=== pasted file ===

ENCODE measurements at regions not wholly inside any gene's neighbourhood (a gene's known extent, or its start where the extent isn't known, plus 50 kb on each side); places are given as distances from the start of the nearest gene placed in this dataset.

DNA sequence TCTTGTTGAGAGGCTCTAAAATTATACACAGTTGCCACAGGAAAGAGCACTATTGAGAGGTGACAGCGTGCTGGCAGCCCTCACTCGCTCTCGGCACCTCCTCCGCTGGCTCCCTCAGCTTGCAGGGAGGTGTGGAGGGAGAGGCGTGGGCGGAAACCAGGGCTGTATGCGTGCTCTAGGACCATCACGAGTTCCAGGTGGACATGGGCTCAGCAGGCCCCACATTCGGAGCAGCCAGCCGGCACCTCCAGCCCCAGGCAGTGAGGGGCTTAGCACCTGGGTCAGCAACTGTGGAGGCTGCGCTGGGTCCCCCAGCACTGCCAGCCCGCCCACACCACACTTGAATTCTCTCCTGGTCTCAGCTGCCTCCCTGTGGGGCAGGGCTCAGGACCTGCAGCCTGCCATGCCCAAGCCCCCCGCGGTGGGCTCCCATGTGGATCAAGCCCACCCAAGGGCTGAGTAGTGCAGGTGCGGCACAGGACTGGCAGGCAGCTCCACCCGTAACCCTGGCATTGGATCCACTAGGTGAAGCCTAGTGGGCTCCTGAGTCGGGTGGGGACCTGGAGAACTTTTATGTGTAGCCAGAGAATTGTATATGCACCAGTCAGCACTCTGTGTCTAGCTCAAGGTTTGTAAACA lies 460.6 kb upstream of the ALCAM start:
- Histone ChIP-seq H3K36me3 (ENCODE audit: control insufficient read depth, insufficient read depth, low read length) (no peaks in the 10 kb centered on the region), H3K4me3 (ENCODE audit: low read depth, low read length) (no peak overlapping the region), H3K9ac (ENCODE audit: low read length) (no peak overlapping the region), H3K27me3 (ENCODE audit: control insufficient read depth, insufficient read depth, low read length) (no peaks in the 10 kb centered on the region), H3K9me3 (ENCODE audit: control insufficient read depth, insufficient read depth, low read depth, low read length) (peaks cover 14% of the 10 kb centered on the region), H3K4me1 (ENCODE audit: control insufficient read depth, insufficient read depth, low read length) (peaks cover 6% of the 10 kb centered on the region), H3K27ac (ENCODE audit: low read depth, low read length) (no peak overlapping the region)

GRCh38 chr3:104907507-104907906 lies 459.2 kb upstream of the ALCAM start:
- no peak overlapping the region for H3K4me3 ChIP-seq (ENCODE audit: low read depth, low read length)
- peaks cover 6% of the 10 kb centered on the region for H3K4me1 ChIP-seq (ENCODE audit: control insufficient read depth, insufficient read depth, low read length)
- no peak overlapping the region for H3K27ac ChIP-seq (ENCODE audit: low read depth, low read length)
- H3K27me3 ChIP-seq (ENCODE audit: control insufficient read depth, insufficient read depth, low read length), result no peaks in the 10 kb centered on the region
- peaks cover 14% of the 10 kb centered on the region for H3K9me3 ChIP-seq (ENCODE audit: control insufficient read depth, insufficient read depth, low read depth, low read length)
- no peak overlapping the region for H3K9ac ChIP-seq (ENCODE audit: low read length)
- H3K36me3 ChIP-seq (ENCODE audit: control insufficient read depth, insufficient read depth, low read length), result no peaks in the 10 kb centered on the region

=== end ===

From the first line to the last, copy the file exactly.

ENCODE measurements at regions not wholly inside any gene's neighbourhood (a gene's known extent, or its start where the extent isn't known, plus 50 kb on each side); places are given as distances from the start of the nearest gene placed in this dataset.

DNA sequence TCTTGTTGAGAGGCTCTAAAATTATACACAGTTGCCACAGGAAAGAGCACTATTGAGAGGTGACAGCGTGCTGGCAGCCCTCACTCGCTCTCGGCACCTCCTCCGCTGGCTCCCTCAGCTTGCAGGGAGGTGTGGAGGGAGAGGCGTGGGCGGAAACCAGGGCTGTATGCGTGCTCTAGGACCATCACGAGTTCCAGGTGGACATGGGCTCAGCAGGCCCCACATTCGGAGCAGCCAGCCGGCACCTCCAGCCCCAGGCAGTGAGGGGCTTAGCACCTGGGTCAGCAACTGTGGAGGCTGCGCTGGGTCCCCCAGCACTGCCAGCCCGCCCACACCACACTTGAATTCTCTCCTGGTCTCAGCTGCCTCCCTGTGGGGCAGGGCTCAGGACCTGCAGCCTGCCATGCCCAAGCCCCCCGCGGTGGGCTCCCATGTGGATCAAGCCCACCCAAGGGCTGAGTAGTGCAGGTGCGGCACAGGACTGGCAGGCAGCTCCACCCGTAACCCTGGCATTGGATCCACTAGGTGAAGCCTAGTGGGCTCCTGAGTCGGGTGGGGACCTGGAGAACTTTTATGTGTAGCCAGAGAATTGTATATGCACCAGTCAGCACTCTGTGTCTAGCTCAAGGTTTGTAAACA lies 460.6 kb upstream of the ALCAM start:
- Histone ChIP-seq H3K36me3 (ENCODE audit: control insufficient read depth, insufficient read depth, low read length) (no peaks in the 10 kb centered on the region), H3K4me3 (ENCODE audit: low read depth, low read length) (no peak overlapping the region), H3K9ac (ENCODE audit: low read length) (no peak overlapping the region), H3K27me3 (ENCODE audit: control insufficient read depth, insufficient read depth, low read length) (no peaks in the 10 kb centered on the region), H3K9me3 (ENCODE audit: control insufficient read depth, insufficient read depth, low read depth, low read length) (peaks cover 14% of the 10 kb centered on the region), H3K4me1 (ENCODE audit: control insufficient read depth, insufficient read depth, low read length) (peaks cover 6% of the 10 kb centered on the region), H3K27ac (ENCODE audit: low read depth, low read length) (no peak overlapping the region)

GRCh38 chr3:104907507-104907906 lies 459.2 kb upstream of the ALCAM start:
- no peak overlapping the region for H3K4me3 ChIP-seq (ENCODE audit: low read depth, low read length)
- peaks cover 6% of the 10 kb centered on the region for H3K4me1 ChIP-seq (ENCODE audit: control insufficient read depth, insufficient read depth, low read length)
- no peak overlapping the region for H3K27ac ChIP-seq (ENCODE audit: low read depth, low read length)
- H3K27me3 ChIP-seq (ENCODE audit: control insufficient read depth, insufficient read depth, low read length), result no peaks in the 10 kb centered on the region
- peaks cover 14% of the 10 kb centered on the region for H3K9me3 ChIP-seq (ENCODE audit: control insufficient read depth, insufficient read depth, low read depth, low read length)
- no peak overlapping the region for H3K9ac ChIP-seq (ENCODE audit: low read length)
- H3K36me3 ChIP-seq (ENCODE audit: control insufficient read depth, insufficient read depth, low read length), result no peaks in the 10 kb centered on the region